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The Horise is a Horse of Course of Course Issue

Delivering Bibles to North Koreans Is Tricky Business

Sanctions, threats, and aid from governments and NGOs have all failed to change the totalitarian regime in North Korea, but American Evangelical pastor Eric Foley says he has what the country needs: Bibles, and lots of them.

by Gideon Resnick
Jan 9 2014, 5:00pm

Photo courtesy of Seoul USA

For decades, the international community has been trying to figure out how best to help North Koreans and eventually topple (or at least liberalize) the totalitarian regime they live under. Sanctions, threats, and aid from governments and NGOs have all failed to change the situation, but American Evangelical pastor Eric Foley says he has what the North Koreans need: Bibles, and lots of them.

Eric is the leader of Seoul USA, which he founded with his wife, Hyun Sook, in 2003. The organization is devoted to spreading the word of Jesus throughout Asia, particularly in North Korea, where Juche, the worship of the state, is the only faith tolerated by the government. Underground churches exist, but Christians face persecution. In 2012, a Korean American Christian missionary named Kenneth Bae was arrested on trumped-up charges and remains in prison today.

Establishing a traditional church mission in the country is impossible, so Eric has gotten creative: He attaches Bibles and religious tracts to 40-foot-tall hydrogen-filled balloons, then floats them over the border from South Korea. The balloons eventually deflate, falling softly with their precious, soul-saving cargo on the oppressed populace below.

Seoul USA’s website says that the organization launched 500,000 Christian flyers and 50,000 New Testaments into North Korea in 2013 alone. They also work alongside defectors in Seoul to bring the word of God to North Koreans in other ways, though the organization wouldn’t tell me the nature of this work or what its missionary training program consisted of.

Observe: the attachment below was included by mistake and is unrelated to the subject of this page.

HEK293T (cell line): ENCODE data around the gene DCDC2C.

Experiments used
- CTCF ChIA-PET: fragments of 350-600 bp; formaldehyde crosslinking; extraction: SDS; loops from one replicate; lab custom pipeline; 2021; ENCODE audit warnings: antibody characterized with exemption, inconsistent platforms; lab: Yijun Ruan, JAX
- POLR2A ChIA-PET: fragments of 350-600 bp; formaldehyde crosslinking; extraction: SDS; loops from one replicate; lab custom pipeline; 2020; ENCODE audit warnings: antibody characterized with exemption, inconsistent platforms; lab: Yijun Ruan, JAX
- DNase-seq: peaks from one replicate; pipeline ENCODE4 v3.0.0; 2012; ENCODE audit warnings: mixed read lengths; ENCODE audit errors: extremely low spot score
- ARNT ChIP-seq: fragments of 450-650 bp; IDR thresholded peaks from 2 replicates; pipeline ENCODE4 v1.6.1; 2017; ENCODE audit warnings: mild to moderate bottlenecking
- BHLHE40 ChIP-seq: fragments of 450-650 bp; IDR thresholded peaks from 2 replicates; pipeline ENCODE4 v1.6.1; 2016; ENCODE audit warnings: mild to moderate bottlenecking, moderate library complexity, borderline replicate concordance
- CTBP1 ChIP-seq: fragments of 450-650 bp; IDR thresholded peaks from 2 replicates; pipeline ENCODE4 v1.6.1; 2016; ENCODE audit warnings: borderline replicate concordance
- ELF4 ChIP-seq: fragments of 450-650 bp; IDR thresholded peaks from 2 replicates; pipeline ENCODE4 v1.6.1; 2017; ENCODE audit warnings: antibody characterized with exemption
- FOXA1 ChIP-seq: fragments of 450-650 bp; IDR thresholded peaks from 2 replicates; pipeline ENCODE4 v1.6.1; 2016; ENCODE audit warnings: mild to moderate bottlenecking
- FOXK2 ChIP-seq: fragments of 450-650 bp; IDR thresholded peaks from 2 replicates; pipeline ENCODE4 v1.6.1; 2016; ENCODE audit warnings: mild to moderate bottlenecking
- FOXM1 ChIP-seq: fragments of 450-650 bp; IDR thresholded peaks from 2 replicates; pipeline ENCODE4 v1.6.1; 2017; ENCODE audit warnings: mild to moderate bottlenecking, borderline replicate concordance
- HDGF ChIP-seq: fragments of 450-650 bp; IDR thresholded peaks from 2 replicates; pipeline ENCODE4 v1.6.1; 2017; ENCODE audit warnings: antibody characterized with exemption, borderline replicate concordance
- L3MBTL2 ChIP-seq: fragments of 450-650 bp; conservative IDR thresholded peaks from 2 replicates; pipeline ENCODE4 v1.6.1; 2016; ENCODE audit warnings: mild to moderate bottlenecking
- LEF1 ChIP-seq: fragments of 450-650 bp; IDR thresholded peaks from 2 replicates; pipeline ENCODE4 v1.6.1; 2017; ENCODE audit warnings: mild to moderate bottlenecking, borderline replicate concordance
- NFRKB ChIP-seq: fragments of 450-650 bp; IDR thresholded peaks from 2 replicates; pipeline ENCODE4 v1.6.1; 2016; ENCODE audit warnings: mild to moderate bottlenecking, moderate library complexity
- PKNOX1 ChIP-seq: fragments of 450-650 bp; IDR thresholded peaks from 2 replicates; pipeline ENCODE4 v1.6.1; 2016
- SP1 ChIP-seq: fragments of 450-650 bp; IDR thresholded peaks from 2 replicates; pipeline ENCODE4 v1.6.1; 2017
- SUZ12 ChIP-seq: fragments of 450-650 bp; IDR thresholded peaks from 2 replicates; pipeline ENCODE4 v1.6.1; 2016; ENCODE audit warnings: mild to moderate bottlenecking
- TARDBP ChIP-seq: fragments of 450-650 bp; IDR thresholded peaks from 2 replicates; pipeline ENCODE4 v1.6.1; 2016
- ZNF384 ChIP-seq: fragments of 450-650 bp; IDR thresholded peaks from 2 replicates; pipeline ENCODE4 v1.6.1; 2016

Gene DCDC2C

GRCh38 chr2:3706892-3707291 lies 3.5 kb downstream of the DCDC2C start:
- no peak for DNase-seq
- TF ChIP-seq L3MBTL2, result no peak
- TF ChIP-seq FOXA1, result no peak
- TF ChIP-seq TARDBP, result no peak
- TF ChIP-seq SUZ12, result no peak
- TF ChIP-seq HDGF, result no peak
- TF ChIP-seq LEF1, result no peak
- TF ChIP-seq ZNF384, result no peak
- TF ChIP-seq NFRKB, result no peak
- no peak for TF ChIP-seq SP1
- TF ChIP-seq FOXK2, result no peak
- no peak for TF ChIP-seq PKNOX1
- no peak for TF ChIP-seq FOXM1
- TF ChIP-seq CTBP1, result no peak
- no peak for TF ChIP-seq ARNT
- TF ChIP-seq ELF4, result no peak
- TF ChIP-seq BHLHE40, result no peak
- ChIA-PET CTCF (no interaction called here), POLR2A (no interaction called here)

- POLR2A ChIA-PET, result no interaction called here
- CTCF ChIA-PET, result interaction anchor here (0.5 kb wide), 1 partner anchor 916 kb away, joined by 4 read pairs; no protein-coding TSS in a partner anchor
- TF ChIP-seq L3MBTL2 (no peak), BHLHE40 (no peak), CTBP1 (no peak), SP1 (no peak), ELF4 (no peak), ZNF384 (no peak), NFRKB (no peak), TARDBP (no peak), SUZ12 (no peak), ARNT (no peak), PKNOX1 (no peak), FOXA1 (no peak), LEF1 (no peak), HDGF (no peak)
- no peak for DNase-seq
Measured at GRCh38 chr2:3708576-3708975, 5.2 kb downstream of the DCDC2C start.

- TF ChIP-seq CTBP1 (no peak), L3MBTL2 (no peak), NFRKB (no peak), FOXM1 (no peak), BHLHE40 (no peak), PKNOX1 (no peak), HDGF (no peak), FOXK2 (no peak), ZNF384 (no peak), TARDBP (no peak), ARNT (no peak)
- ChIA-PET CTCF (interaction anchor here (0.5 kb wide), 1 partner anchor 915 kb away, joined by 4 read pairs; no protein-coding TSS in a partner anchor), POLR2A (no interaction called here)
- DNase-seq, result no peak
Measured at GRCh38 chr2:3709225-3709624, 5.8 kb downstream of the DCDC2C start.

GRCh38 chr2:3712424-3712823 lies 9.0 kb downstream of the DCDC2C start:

“We can release little information more than what is available on our website, both for the protection of the participants and their families and also for the security of our operations,” Eric wrote in an email.

He also told me that those who scoff at the idea of sneaking Bibles instead of other forms of aid, like food, into the country weren’t seeing the bigger picture.

“Westerners have not listened to the voices of North Koreans, so they are puzzled and, sometimes, derogatory, when they see us launch balloons,” Eric told me. “But Westerners who take the time to listen to North Koreans will come to understand that, in their view, the problem in North Korea is not a lack of food.”

Eric’s goal is for North Koreans to develop their own brand of Christianity, one independent of the “Western or South Korean methods.” If the religion spreads, Eric thinks it could undermine the government’s efforts to maintain the image of Kim Jong Un as a godlike figure and topple Juche entirely.

“Only Christianity can unmask that North Korea’s Juche ideology is, at its roots, a fraudulent adaptation of the Christian faith itself,” Foley said. “North Korean defectors know this, and that is why the majority of their efforts to reach their fellow citizens are Christian-oriented.”

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